I wouldn't pay too much attention to Bboy. He's a gardenweb forum troll who while occasionally posting useful information, largely posts negative, biased crap and pisses off forum go'ers. I'd love to see dcsteg and him go at it, deathmatch 2000 style! The next positive thing he says will be the first I have seen.

Nothing was done to the photos and things looked fine both in person and the photos. I wouldn't have driven hours to visit a tree nursery I thought had lousy offerings. Regarding the pots, Jason and I had a discussion about root systems and we both agreed that in many circles people overreact about root conditions, particularly in the case of very small plants. Nevertheless, I think you'll find the roots from Western Evergreen's nursery in fine shape.

Moving on, as this is the easiest way to deal with Trolls, here are a few photos of a potential future introduction:

Pinus heldreichii [Bosnian Sunrise].

Candles in May.
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July.
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Autumn.
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Closeup.
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I've asked Jason to share photos and more info about potential new releases, both to receive feedback and let collectors make wishlists.

-Will


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RE: A visit to Western Evergreen nursery

Nice Sunrise!


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RE: A visit to Western Evergreen nursery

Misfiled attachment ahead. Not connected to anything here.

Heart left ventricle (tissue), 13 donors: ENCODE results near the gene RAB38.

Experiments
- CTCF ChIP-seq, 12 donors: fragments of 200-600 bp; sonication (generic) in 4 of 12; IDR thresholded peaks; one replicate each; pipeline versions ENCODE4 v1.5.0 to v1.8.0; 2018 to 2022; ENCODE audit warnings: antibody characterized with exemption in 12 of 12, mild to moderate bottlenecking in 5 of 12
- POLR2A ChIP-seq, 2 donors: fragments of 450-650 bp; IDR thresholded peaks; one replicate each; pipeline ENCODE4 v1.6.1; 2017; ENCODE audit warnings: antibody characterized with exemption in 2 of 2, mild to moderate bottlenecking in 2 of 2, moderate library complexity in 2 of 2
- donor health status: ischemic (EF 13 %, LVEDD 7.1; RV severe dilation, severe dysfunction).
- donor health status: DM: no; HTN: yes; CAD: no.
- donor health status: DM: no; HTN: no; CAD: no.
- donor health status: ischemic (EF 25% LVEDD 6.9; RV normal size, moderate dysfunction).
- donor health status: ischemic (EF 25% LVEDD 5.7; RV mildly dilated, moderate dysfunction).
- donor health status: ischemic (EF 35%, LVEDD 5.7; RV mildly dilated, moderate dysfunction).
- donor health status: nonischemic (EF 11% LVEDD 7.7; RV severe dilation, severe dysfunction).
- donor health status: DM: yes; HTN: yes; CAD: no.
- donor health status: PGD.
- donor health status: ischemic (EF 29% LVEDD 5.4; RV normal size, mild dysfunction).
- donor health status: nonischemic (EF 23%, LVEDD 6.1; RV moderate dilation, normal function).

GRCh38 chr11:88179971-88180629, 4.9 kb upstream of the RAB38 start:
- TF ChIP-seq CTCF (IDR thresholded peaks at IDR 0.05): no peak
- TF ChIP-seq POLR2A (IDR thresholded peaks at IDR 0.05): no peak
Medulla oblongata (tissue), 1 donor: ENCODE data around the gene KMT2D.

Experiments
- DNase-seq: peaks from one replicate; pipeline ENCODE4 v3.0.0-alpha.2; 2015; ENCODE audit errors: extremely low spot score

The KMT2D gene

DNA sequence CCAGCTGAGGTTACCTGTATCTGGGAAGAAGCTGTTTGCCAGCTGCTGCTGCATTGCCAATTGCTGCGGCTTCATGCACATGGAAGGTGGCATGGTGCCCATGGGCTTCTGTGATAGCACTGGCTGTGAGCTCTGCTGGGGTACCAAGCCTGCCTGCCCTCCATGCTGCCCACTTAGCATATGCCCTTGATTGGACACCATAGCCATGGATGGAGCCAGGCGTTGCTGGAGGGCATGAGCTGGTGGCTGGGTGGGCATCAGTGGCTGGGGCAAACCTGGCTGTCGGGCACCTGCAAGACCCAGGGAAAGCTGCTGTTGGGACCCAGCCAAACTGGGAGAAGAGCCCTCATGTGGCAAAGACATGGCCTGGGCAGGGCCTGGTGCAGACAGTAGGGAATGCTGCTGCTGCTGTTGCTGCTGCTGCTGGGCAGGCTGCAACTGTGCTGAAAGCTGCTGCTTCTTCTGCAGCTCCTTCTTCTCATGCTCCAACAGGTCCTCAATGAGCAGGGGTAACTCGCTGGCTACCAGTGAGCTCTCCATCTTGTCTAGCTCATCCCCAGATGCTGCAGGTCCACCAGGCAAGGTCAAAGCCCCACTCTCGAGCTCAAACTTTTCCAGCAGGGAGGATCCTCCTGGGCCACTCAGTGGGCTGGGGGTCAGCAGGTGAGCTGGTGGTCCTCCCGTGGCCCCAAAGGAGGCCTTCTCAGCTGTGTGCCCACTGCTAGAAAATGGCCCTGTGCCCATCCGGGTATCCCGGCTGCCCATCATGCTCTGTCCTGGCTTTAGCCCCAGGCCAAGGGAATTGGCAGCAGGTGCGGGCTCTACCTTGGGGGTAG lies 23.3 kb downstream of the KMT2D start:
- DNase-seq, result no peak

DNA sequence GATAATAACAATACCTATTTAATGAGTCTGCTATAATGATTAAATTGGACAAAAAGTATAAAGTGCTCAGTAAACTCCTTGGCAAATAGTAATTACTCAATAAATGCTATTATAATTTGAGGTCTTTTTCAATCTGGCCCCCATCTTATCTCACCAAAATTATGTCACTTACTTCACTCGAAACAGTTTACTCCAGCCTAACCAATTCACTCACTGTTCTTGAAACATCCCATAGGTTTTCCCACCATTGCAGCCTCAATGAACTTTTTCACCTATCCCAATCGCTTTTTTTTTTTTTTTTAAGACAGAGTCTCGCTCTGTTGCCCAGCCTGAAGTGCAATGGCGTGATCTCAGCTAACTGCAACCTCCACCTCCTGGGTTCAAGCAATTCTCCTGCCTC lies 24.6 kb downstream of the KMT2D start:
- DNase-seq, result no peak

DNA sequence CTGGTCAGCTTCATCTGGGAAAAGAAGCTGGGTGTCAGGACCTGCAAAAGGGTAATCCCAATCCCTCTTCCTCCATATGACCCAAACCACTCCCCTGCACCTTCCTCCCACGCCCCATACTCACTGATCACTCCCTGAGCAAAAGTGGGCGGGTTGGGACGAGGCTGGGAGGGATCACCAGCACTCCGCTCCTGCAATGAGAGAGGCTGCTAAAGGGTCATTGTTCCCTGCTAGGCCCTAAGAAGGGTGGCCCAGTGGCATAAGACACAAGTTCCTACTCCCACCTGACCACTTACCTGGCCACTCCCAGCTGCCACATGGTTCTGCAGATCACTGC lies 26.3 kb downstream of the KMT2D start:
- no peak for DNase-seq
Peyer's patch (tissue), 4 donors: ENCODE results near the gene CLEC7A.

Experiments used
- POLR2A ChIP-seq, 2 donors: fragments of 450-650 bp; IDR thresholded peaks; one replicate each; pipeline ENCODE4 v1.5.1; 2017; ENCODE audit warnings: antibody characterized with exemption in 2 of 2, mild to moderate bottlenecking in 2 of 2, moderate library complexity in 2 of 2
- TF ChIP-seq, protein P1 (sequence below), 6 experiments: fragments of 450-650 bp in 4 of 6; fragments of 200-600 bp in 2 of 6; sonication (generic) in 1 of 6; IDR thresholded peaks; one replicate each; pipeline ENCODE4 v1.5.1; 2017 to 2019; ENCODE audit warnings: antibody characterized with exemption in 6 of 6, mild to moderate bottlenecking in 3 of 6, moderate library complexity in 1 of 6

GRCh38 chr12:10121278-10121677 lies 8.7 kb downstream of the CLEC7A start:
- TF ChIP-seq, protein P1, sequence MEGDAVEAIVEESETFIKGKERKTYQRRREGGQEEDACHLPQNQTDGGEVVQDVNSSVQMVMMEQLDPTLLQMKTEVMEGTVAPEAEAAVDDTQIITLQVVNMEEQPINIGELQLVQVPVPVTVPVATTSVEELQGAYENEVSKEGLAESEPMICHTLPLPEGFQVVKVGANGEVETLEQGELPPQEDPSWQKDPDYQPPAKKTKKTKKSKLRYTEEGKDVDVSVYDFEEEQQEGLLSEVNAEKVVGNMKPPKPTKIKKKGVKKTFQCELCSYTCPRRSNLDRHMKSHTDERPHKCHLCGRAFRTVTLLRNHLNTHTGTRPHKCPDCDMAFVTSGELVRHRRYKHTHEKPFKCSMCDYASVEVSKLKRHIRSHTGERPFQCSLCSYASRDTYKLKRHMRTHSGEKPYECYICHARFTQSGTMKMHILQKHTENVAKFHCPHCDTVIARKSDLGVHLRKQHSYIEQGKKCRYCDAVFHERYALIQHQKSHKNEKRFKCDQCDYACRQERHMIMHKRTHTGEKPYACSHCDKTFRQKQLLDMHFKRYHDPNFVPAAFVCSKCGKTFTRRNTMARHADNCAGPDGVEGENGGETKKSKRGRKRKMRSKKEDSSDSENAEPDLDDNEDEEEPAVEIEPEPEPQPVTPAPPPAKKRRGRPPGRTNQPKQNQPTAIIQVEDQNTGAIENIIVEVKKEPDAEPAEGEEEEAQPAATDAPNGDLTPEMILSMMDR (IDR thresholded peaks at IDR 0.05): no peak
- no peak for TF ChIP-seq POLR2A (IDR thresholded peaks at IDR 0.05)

I love the Sunrise one Will, I'm really hoping Jason does provide access to some of these you've been gifted. Truly, you are blessed. :)

Gotcha about trollin' ;)

~Tina


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RE: A visit to Western Evergreen nursery

Wow Will, that's a very nice Pinus heldreichii [Bosnian Sunrise]!
I never came across such one with this special needle colour.
Do you know if this one was found as a seedling or as a branch mutation?
Also thanks for the other pics!
I'm glad that mother nature is giving us new toys every once and a while :0)


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RE: A visit to Western Evergreen nursery

That Sunrise is gorgeous. I bet just about everyone on here is going to add that to their wish lists.
Cher


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RE: A visit to Western Evergreen nursery

Wow, Nice!!! Bosnian pines are some of my favorites and this cultivar looks like a definite winner. Hope to pick one up, if and when it becomes available. Thanks for posting the photos Will.

Dan


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RE: A visit to Western Evergreen nursery

Old thread but need to know what is the internet address for Western Evergreen nursery??? Thanks.


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RE: A visit to Western Evergreen nursery

  • Posted by whaas 5a SE WI (My Page) on
    Thu, Oct 4, 12 at 22:22

At first I thought, what a dumb question but google doesn't get a hit if you include the term nursery. Somewhat strange.

The search term Western Evergreen gives you the top hit though.

www.westernevergreen.com


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RE: A visit to Western Evergreen nursery

Nice job Will !


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RE: A visit to Western Evergreen nursery

Hey Will, can you tell me what the cream tipped plant in the foreground is in your third shot? It pushes like a 'Dent' but its needles look like Abies pinsapo. I've never seen a pinsapo that pushes cream.

mark


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RE: A visit to Western Evergreen nursery

Heya Mark,

That's just Abies pinsapo 'Aurea'. It pushes new growth that is frosted gold by any sun exposure.

-Will